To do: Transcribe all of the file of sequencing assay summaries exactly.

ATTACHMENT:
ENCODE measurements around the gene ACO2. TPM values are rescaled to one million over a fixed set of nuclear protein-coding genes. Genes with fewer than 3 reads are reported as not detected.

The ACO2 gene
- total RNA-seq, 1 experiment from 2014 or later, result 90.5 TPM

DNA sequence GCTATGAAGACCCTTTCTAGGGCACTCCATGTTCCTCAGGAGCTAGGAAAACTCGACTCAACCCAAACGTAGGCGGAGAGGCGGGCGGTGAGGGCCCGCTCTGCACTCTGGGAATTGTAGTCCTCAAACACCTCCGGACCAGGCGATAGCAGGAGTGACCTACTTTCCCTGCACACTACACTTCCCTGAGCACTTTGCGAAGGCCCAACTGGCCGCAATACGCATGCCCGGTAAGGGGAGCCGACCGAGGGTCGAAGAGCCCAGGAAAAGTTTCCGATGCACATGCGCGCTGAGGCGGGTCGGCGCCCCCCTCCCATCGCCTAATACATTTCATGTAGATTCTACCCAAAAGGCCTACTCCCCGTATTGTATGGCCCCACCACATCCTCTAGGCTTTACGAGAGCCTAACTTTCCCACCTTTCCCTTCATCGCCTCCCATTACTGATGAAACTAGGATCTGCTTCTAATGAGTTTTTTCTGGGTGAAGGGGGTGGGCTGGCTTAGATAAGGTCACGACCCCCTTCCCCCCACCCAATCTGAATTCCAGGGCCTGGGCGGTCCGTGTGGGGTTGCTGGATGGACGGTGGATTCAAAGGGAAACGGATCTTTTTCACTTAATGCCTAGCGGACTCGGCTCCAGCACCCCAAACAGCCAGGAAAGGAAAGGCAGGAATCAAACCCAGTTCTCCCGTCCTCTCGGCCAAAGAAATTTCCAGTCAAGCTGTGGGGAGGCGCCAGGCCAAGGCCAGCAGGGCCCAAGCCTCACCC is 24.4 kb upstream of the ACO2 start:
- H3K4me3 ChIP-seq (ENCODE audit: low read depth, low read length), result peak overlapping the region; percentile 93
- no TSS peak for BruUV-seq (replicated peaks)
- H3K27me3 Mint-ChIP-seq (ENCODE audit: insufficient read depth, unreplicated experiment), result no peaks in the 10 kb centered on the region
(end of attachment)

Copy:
ENCODE measurements around the gene ACO2. TPM values are rescaled to one million over a fixed set of nuclear protein-coding genes. Genes with fewer than 3 reads are reported as not detected.

The ACO2 gene
- total RNA-seq, 1 experiment from 2014 or later, result 90.5 TPM

DNA sequence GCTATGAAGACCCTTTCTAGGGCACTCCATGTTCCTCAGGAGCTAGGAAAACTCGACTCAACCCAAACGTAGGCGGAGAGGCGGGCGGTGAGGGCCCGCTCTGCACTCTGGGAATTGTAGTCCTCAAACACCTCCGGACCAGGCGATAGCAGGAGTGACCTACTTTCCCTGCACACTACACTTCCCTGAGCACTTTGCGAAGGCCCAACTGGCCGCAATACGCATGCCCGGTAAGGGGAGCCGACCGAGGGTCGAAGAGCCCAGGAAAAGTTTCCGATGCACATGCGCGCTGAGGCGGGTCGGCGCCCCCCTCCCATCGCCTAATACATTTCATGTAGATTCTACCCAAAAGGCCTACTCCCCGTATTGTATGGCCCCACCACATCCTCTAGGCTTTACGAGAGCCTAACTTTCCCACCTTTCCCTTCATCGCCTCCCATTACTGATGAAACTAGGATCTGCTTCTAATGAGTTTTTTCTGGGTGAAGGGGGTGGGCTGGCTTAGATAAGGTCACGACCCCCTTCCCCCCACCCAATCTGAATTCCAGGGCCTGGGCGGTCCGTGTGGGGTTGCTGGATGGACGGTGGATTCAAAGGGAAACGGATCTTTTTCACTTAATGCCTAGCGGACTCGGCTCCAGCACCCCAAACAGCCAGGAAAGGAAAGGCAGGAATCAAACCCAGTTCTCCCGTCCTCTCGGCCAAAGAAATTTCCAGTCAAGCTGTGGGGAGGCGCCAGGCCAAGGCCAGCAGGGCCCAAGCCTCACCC is 24.4 kb upstream of the ACO2 start:
- H3K4me3 ChIP-seq (ENCODE audit: low read depth, low read length), result peak overlapping the region; percentile 93
- no TSS peak for BruUV-seq (replicated peaks)
- H3K27me3 Mint-ChIP-seq (ENCODE audit: insufficient read depth, unreplicated experiment), result no peaks in the 10 kb centered on the region